China has overtaken the US to become the world’s largest smartphone market for the first time, according to new research, reported by Bloomberg.
Data from Strategy Analytics shows that, over the last quarter, smartphone shipments to China have grown by 58 percent to reach a record 23.9 million units, that’s compared to the 23.3 million devices that shipped to the US, which represents a drop of 7 percent.
Tom Kang, Director at Strategy Analytics, puts the change in leadership down to the increased availability of devices in China, thanks to the emergence of affordable smartphones:
China’s rapid growth has been driven by an increasing availability of smartphones in retail channels, aggressive subsidizing by operators of high-end models like the Apple iPhone, and an emerging wave of low-cost Android models from local Chinese brands such as ZTE.
Recent ABI Research data predicted Android shipments would account for more than half of total smartphone shipments to Asia this year, and Google’s open source operating system has helped mid-range smartphones gain traction amongst consumers in China.
Despite Android’s rise, it is Nokia that leads China’s smartphone industry with a 28 percent share of the market. Over in the United States, Taiwanese firm HTC is the top smartphone manufacturer with 24 percent market share.
It is worth noting that iPhone shipments to China were deemed too minor to be broken out specifically, as the full breakdown of both markets’ shipments below, courtesy of Mobisights, shows.
Although the data shows that demand for mobile devices is higher in China than it is in the US, which was always likely to happen at some point given the sizeable difference in population, the American mobile market remains the more lucrative of the two.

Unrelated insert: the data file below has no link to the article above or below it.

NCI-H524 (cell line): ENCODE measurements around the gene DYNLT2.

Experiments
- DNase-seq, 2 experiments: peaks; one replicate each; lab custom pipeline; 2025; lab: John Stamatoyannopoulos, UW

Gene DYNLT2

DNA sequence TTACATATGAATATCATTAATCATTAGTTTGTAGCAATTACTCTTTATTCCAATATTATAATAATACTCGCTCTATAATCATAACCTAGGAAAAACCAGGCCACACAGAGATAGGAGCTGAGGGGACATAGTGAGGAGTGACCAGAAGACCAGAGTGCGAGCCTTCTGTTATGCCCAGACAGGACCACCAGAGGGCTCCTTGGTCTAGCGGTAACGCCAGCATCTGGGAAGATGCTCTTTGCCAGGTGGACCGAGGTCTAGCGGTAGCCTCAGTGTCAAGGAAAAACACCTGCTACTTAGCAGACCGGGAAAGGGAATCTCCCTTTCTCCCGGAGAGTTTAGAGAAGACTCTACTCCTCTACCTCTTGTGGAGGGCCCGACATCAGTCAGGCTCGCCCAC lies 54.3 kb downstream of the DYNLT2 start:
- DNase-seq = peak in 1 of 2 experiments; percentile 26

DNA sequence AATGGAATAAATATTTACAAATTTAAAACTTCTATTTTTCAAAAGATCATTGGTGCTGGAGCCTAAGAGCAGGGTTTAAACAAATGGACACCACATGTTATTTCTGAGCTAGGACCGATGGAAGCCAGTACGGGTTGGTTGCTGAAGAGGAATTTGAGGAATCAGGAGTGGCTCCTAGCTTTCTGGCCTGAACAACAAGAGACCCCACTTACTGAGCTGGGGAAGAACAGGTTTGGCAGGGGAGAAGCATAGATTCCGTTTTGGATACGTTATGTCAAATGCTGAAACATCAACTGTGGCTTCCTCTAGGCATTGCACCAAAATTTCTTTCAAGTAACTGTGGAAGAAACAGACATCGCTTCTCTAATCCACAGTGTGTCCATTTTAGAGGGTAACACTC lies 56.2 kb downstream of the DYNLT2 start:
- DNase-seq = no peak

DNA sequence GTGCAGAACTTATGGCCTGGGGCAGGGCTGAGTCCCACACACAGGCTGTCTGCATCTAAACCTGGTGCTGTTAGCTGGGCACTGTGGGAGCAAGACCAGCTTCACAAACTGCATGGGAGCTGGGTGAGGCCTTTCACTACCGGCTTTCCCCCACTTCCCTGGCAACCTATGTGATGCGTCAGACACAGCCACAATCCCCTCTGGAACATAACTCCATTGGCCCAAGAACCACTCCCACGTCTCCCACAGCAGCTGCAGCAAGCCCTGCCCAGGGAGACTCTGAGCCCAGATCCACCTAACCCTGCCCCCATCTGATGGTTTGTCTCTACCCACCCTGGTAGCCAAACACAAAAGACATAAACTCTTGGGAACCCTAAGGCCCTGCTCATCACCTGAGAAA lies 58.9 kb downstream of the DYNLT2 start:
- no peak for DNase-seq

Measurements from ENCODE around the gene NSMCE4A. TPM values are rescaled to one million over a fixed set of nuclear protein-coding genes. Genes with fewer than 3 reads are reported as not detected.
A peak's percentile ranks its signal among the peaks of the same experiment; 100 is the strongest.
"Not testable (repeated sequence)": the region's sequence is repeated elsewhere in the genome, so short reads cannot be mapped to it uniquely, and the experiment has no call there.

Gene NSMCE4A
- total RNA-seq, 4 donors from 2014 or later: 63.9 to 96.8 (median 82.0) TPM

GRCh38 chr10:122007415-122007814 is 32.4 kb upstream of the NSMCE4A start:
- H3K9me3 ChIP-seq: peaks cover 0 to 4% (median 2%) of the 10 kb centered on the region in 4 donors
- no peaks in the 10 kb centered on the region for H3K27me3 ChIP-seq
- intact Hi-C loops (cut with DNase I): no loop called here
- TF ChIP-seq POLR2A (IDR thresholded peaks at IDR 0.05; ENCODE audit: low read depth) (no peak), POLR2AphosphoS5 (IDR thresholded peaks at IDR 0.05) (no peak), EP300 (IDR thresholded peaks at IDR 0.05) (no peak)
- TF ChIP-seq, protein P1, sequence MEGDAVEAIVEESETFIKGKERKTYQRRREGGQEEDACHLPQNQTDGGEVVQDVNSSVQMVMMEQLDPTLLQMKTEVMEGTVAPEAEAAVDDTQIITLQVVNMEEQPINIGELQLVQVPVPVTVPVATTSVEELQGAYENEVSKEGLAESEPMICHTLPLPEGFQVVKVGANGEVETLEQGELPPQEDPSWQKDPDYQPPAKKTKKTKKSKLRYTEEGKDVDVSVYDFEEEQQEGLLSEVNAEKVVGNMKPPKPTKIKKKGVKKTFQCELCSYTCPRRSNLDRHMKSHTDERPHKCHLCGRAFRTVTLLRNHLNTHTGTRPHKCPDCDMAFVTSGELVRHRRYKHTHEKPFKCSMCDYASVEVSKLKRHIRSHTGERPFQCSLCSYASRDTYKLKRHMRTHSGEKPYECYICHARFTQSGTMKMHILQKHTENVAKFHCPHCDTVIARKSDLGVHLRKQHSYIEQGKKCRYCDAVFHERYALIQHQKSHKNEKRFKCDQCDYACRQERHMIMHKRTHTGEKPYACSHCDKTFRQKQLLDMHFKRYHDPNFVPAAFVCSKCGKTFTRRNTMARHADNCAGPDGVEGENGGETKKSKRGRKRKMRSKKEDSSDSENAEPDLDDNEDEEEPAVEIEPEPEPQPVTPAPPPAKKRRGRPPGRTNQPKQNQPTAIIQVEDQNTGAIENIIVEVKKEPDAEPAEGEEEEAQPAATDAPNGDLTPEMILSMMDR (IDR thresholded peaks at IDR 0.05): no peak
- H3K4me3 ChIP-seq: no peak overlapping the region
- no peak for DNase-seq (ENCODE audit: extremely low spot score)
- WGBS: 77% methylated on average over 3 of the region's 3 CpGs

Average consumer usage of additional services in the US is considerably greater than in China where, for one thing, applications are often download from unofficial sources, with a high percentage available for free.
Things are beginning to change however, with Apple recently introducing local payments and China Mobile opening its app store to users of all networks in the country, but still it remains to be seen if Chinese consumers will ever be as free-spending as their US equivalents.
This isn’t the first instance of a Chinese market outgrowing the US. PC shipments to China overtook those of the US for the first time during September, according to IDC data. However, the analyst firm speculated that the upcoming US holiday period, combined with the Chinese market’s typically quiet end to the year, would see the US return to the top spot by the close of 2011.